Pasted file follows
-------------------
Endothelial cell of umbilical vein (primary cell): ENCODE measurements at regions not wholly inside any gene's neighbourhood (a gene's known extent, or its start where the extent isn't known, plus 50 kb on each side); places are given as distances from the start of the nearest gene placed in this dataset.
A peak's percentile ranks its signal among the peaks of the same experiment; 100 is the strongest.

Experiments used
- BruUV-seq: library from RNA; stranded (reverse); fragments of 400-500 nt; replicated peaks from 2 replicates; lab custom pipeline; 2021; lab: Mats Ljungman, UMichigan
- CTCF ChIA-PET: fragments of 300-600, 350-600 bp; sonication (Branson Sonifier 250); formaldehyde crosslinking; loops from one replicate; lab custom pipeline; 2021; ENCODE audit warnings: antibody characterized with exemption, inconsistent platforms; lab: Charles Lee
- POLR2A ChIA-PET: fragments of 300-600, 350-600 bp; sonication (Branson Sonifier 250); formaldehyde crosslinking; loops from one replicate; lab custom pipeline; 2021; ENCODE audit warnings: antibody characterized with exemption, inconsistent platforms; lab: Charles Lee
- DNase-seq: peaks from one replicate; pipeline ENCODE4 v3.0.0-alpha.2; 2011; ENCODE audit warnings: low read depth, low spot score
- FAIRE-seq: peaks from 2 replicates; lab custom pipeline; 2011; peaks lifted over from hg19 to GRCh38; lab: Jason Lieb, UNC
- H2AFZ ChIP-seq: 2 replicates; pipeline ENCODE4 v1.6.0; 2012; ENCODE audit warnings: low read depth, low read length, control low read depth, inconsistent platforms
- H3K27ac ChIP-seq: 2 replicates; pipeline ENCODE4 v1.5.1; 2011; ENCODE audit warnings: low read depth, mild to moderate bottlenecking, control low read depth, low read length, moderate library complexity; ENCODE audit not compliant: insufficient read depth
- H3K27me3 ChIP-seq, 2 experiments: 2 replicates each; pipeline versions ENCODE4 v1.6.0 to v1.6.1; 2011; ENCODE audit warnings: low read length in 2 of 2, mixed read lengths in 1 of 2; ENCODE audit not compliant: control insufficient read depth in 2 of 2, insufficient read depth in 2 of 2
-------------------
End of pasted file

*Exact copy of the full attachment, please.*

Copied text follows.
Endothelial cell of umbilical vein (primary cell): ENCODE measurements at regions not wholly inside any gene's neighbourhood (a gene's known extent, or its start where the extent isn't known, plus 50 kb on each side); places are given as distances from the start of the nearest gene placed in this dataset.
A peak's percentile ranks its signal among the peaks of the same experiment; 100 is the strongest.

Experiments used
- BruUV-seq: library from RNA; stranded (reverse); fragments of 400-500 nt; replicated peaks from 2 replicates; lab custom pipeline; 2021; lab: Mats Ljungman, UMichigan
- CTCF ChIA-PET: fragments of 300-600, 350-600 bp; sonication (Branson Sonifier 250); formaldehyde crosslinking; loops from one replicate; lab custom pipeline; 2021; ENCODE audit warnings: antibody characterized with exemption, inconsistent platforms; lab: Charles Lee
- POLR2A ChIA-PET: fragments of 300-600, 350-600 bp; sonication (Branson Sonifier 250); formaldehyde crosslinking; loops from one replicate; lab custom pipeline; 2021; ENCODE audit warnings: antibody characterized with exemption, inconsistent platforms; lab: Charles Lee
- DNase-seq: peaks from one replicate; pipeline ENCODE4 v3.0.0-alpha.2; 2011; ENCODE audit warnings: low read depth, low spot score
- FAIRE-seq: peaks from 2 replicates; lab custom pipeline; 2011; peaks lifted over from hg19 to GRCh38; lab: Jason Lieb, UNC
- H2AFZ ChIP-seq: 2 replicates; pipeline ENCODE4 v1.6.0; 2012; ENCODE audit warnings: low read depth, low read length, control low read depth, inconsistent platforms
- H3K27ac ChIP-seq: 2 replicates; pipeline ENCODE4 v1.5.1; 2011; ENCODE audit warnings: low read depth, mild to moderate bottlenecking, control low read depth, low read length, moderate library complexity; ENCODE audit not compliant: insufficient read depth
- H3K27me3 ChIP-seq, 2 experiments: 2 replicates each; pipeline versions ENCODE4 v1.6.0 to v1.6.1; 2011; ENCODE audit warnings: low read length in 2 of 2, mixed read lengths in 1 of 2; ENCODE audit not compliant: control insufficient read depth in 2 of 2, insufficient read depth in 2 of 2